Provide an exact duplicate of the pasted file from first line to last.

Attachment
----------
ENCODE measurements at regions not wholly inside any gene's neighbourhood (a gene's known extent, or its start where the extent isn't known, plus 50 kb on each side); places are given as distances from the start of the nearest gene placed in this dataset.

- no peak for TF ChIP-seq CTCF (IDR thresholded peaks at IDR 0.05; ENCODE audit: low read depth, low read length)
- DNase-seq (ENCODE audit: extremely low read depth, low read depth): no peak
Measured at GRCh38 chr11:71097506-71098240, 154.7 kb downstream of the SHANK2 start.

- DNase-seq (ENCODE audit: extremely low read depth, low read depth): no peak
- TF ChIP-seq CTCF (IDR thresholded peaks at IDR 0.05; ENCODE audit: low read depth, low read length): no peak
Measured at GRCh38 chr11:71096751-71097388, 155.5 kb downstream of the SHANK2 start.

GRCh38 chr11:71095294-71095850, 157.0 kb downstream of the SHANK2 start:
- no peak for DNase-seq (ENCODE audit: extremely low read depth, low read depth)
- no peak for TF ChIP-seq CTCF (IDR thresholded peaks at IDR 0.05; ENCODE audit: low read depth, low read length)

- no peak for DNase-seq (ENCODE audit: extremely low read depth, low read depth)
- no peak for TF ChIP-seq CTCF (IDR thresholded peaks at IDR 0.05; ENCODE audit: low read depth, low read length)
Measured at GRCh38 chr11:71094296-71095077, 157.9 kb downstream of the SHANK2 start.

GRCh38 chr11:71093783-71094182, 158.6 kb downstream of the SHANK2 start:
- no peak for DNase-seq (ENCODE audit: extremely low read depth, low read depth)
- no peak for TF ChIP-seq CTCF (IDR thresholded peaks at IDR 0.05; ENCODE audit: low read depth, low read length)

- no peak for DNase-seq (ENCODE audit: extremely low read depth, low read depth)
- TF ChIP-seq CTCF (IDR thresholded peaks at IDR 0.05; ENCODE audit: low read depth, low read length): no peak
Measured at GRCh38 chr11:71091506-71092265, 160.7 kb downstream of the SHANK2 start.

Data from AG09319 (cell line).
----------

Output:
ENCODE measurements at regions not wholly inside any gene's neighbourhood (a gene's known extent, or its start where the extent isn't known, plus 50 kb on each side); places are given as distances from the start of the nearest gene placed in this dataset.

- no peak for TF ChIP-seq CTCF (IDR thresholded peaks at IDR 0.05; ENCODE audit: low read depth, low read length)
- DNase-seq (ENCODE audit: extremely low read depth, low read depth): no peak
Measured at GRCh38 chr11:71097506-71098240, 154.7 kb downstream of the SHANK2 start.

- DNase-seq (ENCODE audit: extremely low read depth, low read depth): no peak
- TF ChIP-seq CTCF (IDR thresholded peaks at IDR 0.05; ENCODE audit: low read depth, low read length): no peak
Measured at GRCh38 chr11:71096751-71097388, 155.5 kb downstream of the SHANK2 start.

GRCh38 chr11:71095294-71095850, 157.0 kb downstream of the SHANK2 start:
- no peak for DNase-seq (ENCODE audit: extremely low read depth, low read depth)
- no peak for TF ChIP-seq CTCF (IDR thresholded peaks at IDR 0.05; ENCODE audit: low read depth, low read length)

- no peak for DNase-seq (ENCODE audit: extremely low read depth, low read depth)
- no peak for TF ChIP-seq CTCF (IDR thresholded peaks at IDR 0.05; ENCODE audit: low read depth, low read length)
Measured at GRCh38 chr11:71094296-71095077, 157.9 kb downstream of the SHANK2 start.

GRCh38 chr11:71093783-71094182, 158.6 kb downstream of the SHANK2 start:
- no peak for DNase-seq (ENCODE audit: extremely low read depth, low read depth)
- no peak for TF ChIP-seq CTCF (IDR thresholded peaks at IDR 0.05; ENCODE audit: low read depth, low read length)

- no peak for DNase-seq (ENCODE audit: extremely low read depth, low read depth)
- TF ChIP-seq CTCF (IDR thresholded peaks at IDR 0.05; ENCODE audit: low read depth, low read length): no peak
Measured at GRCh38 chr11:71091506-71092265, 160.7 kb downstream of the SHANK2 start.

Data from AG09319 (cell line).